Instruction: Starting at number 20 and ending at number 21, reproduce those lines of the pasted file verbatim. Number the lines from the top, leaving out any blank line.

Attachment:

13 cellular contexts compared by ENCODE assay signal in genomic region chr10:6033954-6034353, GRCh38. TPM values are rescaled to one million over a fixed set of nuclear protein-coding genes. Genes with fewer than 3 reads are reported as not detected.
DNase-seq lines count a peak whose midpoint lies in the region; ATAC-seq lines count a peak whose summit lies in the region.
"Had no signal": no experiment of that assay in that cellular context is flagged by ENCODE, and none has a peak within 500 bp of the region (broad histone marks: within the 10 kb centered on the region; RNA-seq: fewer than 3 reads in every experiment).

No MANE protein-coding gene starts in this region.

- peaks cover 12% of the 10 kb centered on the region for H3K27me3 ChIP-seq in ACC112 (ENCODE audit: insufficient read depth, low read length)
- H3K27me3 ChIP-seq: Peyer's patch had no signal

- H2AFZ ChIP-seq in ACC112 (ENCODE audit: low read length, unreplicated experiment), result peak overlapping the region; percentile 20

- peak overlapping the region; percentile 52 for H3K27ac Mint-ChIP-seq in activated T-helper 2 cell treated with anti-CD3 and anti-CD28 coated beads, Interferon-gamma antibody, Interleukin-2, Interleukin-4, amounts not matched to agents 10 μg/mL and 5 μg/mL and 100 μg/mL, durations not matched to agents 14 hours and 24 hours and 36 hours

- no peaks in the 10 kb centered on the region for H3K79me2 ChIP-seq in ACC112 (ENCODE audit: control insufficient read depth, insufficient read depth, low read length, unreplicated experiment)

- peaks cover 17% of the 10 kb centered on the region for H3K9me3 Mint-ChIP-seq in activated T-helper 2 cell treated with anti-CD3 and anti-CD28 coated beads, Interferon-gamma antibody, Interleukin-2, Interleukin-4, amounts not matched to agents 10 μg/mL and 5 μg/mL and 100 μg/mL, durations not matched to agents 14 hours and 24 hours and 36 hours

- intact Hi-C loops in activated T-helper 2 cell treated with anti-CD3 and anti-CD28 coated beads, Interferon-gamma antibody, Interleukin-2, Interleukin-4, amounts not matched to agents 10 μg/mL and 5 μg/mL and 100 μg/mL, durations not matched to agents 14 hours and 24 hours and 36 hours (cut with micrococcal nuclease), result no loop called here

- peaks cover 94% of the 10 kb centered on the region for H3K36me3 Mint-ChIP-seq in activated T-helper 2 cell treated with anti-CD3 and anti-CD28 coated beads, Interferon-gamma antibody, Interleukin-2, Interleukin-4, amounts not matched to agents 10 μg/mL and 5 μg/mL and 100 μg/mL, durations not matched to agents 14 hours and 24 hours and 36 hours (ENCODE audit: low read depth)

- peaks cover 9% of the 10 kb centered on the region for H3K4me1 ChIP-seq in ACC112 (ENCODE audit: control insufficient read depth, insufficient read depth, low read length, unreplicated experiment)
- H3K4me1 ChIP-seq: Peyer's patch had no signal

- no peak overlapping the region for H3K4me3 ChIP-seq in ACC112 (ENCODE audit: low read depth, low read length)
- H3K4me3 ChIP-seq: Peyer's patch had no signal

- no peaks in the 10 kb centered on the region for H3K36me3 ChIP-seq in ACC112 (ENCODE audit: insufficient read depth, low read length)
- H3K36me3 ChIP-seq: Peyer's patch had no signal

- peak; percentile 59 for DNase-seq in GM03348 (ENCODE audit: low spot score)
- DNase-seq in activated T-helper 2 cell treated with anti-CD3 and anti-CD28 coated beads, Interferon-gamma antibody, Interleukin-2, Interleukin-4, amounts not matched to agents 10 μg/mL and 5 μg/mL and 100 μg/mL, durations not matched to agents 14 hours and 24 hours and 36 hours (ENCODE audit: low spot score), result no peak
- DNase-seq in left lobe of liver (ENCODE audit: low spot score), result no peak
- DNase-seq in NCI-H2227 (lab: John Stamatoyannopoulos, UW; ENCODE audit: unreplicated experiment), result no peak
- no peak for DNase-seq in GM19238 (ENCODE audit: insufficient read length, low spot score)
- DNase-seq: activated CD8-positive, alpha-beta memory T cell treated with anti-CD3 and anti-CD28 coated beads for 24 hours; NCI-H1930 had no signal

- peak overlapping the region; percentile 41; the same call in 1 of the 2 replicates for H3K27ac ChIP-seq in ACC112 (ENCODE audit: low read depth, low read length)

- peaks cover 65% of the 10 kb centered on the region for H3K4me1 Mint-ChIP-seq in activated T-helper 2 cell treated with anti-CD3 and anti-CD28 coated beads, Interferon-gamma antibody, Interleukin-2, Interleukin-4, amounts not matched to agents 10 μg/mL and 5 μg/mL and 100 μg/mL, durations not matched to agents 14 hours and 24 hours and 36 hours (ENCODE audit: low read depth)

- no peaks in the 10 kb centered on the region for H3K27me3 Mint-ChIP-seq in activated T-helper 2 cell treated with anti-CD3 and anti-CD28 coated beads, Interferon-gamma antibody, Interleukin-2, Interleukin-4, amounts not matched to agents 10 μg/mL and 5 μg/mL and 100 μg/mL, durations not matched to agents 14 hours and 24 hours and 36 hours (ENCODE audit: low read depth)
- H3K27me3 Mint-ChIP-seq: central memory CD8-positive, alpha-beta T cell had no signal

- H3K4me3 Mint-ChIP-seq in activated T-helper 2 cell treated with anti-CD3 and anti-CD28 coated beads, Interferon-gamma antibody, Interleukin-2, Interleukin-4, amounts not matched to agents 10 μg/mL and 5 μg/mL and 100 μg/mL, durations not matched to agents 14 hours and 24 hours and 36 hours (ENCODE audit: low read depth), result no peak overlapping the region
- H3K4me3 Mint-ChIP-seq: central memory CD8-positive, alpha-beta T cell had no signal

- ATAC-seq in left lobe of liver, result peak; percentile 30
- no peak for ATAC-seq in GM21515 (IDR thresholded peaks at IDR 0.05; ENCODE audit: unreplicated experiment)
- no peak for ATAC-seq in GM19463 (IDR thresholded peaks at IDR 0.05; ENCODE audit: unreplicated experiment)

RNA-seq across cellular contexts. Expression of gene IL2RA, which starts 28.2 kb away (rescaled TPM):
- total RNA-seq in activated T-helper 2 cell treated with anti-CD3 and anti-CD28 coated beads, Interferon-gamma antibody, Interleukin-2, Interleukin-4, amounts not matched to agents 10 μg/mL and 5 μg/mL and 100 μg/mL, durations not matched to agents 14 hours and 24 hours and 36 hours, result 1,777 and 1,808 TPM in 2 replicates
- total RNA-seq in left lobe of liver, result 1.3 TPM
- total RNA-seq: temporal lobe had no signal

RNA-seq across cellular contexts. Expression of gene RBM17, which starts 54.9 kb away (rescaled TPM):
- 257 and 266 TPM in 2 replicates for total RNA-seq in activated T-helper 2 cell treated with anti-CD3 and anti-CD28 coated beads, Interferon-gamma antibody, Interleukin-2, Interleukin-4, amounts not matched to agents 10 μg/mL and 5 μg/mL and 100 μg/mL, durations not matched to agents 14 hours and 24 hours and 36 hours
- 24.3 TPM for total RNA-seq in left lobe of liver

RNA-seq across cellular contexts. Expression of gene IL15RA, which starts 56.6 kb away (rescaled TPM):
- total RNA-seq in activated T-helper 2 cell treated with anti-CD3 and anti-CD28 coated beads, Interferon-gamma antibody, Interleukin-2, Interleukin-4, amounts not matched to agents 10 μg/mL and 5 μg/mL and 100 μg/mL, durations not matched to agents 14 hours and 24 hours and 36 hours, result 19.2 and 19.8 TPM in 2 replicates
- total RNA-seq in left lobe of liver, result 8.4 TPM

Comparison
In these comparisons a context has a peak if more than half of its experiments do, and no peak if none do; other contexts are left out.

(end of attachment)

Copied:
- DNase-seq in activated T-helper 2 cell treated with anti-CD3 and anti-CD28 coated beads, Interferon-gamma antibody, Interleukin-2, Interleukin-4, amounts not matched to agents 10 μg/mL and 5 μg/mL and 100 μg/mL, durations not matched to agents 14 hours and 24 hours and 36 hours (ENCODE audit: low spot score), result no peak
- DNase-seq in left lobe of liver (ENCODE audit: low spot score), result no peak